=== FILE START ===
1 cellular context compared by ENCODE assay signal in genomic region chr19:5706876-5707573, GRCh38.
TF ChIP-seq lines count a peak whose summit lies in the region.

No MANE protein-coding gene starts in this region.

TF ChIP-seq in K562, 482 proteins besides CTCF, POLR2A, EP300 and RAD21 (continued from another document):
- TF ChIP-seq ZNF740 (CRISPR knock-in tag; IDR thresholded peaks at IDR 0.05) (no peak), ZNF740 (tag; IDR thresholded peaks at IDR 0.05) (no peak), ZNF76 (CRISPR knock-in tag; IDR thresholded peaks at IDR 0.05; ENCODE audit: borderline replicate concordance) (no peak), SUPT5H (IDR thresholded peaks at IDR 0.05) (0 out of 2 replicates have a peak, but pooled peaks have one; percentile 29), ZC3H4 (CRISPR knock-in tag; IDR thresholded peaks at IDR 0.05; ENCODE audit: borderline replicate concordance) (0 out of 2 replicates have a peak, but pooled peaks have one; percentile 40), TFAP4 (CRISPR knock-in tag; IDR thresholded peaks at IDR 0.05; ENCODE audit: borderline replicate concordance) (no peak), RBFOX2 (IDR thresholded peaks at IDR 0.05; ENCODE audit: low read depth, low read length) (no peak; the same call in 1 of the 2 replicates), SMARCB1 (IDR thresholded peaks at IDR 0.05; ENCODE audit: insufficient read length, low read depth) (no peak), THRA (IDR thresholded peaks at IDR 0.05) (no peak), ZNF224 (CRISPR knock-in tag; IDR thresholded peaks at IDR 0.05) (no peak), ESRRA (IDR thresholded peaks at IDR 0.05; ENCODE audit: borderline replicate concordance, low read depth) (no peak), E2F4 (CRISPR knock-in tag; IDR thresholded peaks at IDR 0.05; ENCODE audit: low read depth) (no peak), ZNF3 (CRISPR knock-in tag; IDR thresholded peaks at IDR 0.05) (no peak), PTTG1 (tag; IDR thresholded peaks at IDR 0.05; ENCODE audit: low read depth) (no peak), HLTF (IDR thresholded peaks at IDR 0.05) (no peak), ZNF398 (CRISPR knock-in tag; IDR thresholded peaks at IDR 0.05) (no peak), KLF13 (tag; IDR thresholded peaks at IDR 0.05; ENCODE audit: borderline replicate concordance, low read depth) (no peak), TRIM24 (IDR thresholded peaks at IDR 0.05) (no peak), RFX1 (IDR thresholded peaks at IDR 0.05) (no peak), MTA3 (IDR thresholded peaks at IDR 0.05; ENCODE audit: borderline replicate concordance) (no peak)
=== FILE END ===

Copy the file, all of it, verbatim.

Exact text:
1 cellular context compared by ENCODE assay signal in genomic region chr19:5706876-5707573, GRCh38.
TF ChIP-seq lines count a peak whose summit lies in the region.

No MANE protein-coding gene starts in this region.

TF ChIP-seq in K562, 482 proteins besides CTCF, POLR2A, EP300 and RAD21 (continued from another document):
- TF ChIP-seq ZNF740 (CRISPR knock-in tag; IDR thresholded peaks at IDR 0.05) (no peak), ZNF740 (tag; IDR thresholded peaks at IDR 0.05) (no peak), ZNF76 (CRISPR knock-in tag; IDR thresholded peaks at IDR 0.05; ENCODE audit: borderline replicate concordance) (no peak), SUPT5H (IDR thresholded peaks at IDR 0.05) (0 out of 2 replicates have a peak, but pooled peaks have one; percentile 29), ZC3H4 (CRISPR knock-in tag; IDR thresholded peaks at IDR 0.05; ENCODE audit: borderline replicate concordance) (0 out of 2 replicates have a peak, but pooled peaks have one; percentile 40), TFAP4 (CRISPR knock-in tag; IDR thresholded peaks at IDR 0.05; ENCODE audit: borderline replicate concordance) (no peak), RBFOX2 (IDR thresholded peaks at IDR 0.05; ENCODE audit: low read depth, low read length) (no peak; the same call in 1 of the 2 replicates), SMARCB1 (IDR thresholded peaks at IDR 0.05; ENCODE audit: insufficient read length, low read depth) (no peak), THRA (IDR thresholded peaks at IDR 0.05) (no peak), ZNF224 (CRISPR knock-in tag; IDR thresholded peaks at IDR 0.05) (no peak), ESRRA (IDR thresholded peaks at IDR 0.05; ENCODE audit: borderline replicate concordance, low read depth) (no peak), E2F4 (CRISPR knock-in tag; IDR thresholded peaks at IDR 0.05; ENCODE audit: low read depth) (no peak), ZNF3 (CRISPR knock-in tag; IDR thresholded peaks at IDR 0.05) (no peak), PTTG1 (tag; IDR thresholded peaks at IDR 0.05; ENCODE audit: low read depth) (no peak), HLTF (IDR thresholded peaks at IDR 0.05) (no peak), ZNF398 (CRISPR knock-in tag; IDR thresholded peaks at IDR 0.05) (no peak), KLF13 (tag; IDR thresholded peaks at IDR 0.05; ENCODE audit: borderline replicate concordance, low read depth) (no peak), TRIM24 (IDR thresholded peaks at IDR 0.05) (no peak), RFX1 (IDR thresholded peaks at IDR 0.05) (no peak), MTA3 (IDR thresholded peaks at IDR 0.05; ENCODE audit: borderline replicate concordance) (no peak)